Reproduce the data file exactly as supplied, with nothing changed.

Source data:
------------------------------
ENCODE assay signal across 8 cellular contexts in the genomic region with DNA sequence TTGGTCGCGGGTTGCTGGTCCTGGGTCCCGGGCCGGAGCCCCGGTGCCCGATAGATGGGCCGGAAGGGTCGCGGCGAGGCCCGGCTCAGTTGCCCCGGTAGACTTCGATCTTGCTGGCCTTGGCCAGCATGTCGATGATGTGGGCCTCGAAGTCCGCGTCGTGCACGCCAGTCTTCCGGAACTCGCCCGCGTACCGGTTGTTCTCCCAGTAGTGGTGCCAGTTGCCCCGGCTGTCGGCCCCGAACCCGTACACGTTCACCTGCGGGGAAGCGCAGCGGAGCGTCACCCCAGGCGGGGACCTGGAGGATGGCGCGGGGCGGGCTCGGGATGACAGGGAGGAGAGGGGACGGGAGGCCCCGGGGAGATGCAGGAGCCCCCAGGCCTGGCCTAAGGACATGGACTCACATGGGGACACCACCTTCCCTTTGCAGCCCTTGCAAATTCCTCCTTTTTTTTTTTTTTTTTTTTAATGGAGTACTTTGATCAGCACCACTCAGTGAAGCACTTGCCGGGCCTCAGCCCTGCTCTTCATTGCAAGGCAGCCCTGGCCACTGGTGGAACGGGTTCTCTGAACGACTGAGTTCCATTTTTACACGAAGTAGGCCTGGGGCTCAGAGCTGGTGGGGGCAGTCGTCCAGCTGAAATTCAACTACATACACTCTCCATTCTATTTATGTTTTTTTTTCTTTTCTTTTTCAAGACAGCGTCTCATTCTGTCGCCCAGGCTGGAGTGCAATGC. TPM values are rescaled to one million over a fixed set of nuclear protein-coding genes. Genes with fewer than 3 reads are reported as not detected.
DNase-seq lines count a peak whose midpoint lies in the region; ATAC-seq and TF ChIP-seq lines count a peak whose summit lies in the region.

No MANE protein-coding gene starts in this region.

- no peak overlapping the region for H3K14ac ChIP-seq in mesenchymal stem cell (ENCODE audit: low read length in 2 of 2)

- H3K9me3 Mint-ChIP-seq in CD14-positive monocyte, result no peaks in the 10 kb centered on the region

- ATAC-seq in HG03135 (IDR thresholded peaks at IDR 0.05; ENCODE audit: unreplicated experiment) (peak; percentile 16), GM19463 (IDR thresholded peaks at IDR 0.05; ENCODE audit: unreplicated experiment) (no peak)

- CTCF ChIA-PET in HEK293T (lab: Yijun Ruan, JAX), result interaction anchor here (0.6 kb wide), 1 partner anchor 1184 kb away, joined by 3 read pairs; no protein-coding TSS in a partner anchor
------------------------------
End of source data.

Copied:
ENCODE assay signal across 8 cellular contexts in the genomic region with DNA sequence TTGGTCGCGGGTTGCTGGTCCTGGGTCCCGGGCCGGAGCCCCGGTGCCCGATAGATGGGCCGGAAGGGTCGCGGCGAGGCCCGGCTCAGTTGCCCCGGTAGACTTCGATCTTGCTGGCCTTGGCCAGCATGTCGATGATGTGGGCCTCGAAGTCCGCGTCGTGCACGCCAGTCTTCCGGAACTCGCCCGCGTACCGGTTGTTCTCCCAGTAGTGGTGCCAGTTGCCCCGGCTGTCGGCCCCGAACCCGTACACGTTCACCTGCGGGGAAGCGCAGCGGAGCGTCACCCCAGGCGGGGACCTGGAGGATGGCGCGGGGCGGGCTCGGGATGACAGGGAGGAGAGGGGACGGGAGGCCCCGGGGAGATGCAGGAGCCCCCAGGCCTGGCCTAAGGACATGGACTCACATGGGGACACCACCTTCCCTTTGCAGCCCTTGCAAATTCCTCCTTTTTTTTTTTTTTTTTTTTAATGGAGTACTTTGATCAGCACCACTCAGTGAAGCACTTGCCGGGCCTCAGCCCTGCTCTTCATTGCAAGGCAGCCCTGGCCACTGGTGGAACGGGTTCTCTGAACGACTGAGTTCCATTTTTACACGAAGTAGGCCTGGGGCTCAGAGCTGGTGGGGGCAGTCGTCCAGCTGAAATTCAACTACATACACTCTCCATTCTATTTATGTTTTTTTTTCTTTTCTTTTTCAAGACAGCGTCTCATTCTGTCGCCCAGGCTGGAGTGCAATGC. TPM values are rescaled to one million over a fixed set of nuclear protein-coding genes. Genes with fewer than 3 reads are reported as not detected.
DNase-seq lines count a peak whose midpoint lies in the region; ATAC-seq and TF ChIP-seq lines count a peak whose summit lies in the region.

No MANE protein-coding gene starts in this region.

- no peak overlapping the region for H3K14ac ChIP-seq in mesenchymal stem cell (ENCODE audit: low read length in 2 of 2)

- H3K9me3 Mint-ChIP-seq in CD14-positive monocyte, result no peaks in the 10 kb centered on the region

- ATAC-seq in HG03135 (IDR thresholded peaks at IDR 0.05; ENCODE audit: unreplicated experiment) (peak; percentile 16), GM19463 (IDR thresholded peaks at IDR 0.05; ENCODE audit: unreplicated experiment) (no peak)

- CTCF ChIA-PET in HEK293T (lab: Yijun Ruan, JAX), result interaction anchor here (0.6 kb wide), 1 partner anchor 1184 kb away, joined by 3 read pairs; no protein-coding TSS in a partner anchor